scent


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See: clue, follow, trace
References in classic literature ?
Here was the appearance and the scent of a man-thing and Numa had tasted of human flesh and learned that though not the most palatable it was certainly by far the easiest to secure, yet there was that in the bestial growls of the strange creature which reminded him of formidable antagonists and gave him pause, while his hunger and the odor of the hot flesh of Bara goaded him almost to madness.
Just as the lion disappeared among the trees beyond the clearing Tarzan caught upon the down-coming wind the explanation of his new interest--the scent spoor of man was wafted strongly to the sensitive nostrils.
With regard to the first question--so far as I know, there are no fixed periods for which a scent may be active--I think we may take it that that period does not run into thousands of years.
For instance, if the scent of the primaeval monster can so remain in proportion to the original strength, can the same be true of things of good import?
After a few minutes' waiting, two well-known runners, chosen for the hares, buckled on the four bags filled with scent, compared their watches with those of young Brooke and Thorne, and started off at a long, slinging trot across the fields in the direction of Barby.
Here they break into a trot, scattering over the field to find the first traces of the scent which the hares throw out as they go along.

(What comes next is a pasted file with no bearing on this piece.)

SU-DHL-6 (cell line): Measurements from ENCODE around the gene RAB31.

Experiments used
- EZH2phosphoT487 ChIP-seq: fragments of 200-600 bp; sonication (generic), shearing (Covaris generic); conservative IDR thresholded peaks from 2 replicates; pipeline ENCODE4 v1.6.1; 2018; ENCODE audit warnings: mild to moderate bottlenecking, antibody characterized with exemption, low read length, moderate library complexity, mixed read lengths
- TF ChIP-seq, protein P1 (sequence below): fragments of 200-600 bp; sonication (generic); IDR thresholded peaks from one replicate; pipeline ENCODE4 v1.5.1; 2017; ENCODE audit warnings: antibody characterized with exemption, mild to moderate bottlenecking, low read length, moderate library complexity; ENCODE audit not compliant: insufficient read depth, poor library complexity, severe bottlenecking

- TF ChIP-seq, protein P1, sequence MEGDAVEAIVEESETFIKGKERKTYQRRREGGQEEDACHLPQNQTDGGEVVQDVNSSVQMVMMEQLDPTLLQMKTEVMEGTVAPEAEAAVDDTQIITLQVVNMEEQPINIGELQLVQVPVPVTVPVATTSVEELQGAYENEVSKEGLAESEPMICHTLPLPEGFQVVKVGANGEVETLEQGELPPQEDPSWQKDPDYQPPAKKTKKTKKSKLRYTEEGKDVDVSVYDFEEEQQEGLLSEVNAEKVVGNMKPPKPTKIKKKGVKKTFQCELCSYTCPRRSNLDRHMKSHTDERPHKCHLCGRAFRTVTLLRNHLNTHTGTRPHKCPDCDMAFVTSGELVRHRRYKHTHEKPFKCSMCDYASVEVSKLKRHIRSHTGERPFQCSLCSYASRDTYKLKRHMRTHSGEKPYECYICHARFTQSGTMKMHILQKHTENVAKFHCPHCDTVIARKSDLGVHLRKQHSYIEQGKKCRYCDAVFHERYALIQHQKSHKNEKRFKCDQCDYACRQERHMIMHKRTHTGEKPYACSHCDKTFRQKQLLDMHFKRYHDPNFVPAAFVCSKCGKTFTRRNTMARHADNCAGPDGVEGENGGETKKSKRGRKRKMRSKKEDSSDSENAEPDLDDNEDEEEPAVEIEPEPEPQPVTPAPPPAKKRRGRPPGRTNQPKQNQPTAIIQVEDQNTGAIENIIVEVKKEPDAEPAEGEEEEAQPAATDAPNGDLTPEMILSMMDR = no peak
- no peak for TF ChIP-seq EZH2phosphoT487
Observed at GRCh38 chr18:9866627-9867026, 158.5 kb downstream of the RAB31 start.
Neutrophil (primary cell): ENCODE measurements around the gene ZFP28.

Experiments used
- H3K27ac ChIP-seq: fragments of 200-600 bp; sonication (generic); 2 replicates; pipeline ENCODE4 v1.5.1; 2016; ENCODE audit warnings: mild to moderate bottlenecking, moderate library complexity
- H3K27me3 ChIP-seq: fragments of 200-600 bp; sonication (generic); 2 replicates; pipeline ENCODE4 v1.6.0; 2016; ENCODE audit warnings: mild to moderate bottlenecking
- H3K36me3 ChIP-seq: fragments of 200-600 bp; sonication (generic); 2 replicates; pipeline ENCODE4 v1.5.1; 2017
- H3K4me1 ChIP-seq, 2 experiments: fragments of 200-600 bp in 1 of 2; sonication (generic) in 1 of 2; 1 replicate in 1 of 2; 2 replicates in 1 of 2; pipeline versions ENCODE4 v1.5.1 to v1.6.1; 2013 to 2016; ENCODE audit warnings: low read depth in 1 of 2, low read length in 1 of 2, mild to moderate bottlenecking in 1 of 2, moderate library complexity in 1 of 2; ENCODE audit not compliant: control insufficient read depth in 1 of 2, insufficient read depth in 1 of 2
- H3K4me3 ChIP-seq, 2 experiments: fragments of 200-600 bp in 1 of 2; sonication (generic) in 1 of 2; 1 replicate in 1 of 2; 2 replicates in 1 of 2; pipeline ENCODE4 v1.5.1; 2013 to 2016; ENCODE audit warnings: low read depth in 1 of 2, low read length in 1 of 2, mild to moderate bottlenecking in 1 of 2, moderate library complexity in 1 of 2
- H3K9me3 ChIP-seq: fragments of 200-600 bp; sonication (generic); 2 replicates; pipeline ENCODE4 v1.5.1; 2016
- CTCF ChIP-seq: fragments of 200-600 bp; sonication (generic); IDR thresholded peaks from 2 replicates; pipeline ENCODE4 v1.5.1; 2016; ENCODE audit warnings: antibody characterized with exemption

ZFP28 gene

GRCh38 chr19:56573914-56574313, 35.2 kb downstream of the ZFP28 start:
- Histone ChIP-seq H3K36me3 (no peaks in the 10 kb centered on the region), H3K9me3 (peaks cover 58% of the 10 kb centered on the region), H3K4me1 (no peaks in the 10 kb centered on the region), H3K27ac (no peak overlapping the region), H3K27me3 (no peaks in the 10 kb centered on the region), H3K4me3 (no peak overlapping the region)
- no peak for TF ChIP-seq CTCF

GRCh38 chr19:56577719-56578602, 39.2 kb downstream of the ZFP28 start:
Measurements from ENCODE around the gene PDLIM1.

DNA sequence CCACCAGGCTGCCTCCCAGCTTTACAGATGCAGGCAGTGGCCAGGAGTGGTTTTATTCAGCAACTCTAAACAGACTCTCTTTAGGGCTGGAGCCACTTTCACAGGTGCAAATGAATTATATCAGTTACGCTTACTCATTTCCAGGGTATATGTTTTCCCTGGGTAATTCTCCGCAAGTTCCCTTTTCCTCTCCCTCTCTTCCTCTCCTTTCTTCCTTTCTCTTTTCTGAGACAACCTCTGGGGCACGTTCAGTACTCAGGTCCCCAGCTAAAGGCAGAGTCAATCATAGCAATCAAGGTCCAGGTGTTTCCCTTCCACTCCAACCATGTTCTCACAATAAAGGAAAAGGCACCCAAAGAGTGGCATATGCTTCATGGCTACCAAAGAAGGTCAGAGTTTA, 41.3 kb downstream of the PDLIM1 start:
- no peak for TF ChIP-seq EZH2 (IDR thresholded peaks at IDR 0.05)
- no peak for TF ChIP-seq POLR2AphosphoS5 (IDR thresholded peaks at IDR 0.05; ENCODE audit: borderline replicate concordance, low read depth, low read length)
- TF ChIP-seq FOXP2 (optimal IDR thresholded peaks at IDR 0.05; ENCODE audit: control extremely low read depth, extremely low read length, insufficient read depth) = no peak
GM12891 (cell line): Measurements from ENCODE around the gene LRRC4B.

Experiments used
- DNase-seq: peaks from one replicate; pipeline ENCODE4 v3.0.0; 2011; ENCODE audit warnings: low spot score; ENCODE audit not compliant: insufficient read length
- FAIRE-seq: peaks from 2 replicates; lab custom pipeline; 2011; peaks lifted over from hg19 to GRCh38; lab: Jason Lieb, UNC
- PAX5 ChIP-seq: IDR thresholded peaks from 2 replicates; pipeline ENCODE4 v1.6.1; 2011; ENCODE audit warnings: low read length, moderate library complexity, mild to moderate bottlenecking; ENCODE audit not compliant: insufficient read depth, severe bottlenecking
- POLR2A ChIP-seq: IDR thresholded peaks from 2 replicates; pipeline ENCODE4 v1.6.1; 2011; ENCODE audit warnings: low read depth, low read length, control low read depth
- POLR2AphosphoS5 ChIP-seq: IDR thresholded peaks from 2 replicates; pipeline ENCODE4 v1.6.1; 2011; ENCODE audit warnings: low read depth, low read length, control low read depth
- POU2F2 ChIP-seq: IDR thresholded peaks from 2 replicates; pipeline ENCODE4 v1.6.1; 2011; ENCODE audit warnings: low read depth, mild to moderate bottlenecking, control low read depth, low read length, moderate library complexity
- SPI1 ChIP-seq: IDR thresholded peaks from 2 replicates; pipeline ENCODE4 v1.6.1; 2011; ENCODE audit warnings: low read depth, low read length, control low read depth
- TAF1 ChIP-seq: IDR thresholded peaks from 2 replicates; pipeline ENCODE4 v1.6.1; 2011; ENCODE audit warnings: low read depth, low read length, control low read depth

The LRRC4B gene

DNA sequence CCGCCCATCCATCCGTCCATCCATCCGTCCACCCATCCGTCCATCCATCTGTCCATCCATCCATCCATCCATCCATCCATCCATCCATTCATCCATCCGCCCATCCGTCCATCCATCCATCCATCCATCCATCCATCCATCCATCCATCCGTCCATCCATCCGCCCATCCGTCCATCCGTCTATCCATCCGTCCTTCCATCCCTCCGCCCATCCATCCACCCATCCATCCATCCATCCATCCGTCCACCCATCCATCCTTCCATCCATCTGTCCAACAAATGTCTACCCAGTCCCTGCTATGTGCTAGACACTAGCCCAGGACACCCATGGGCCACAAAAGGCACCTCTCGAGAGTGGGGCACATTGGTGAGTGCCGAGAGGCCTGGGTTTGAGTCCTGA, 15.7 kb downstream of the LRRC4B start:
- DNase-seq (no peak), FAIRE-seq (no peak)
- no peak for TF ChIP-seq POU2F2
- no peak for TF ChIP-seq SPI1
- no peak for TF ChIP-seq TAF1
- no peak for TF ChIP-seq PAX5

Tom, East, and the Tadpole had a good start, and are well up for such young hands, and after rising the slope and crossing the next field, find themselves up with the leading hounds, who have overrun the scent, and are trying back.
But the Scarecrow and the Tin Woodman, not being made of flesh, were not troubled by the scent of the flowers.
The scent spoor of Numa, alone, might have been enough to have provoked flight in many of the lesser animals, but the sight of this strange apparition that smelled like a lion, but looked like nothing they ever had seen before, being led through the jungles by a giant Tarmangani was too much for even the more formidable denizens of the wild.
Sabor, the lioness, recognizing from a distance the scent of her lord and master intermingled with that of a Tarmangani and the hide of Horta, the boar, trotted through the aisles of the forest to investigate.
The hairless ape-thing with the man scent was worst of all, for he had even the temerity to advance upon the ground to within a few yards of the Lord of the Jungle, that he might with greater accuracy and force hurl the sharp bits of granite and the heavy sticks at him.
Something told him that he would have known that scent among a myriad of others even if Akut had not told him that a lion lay near.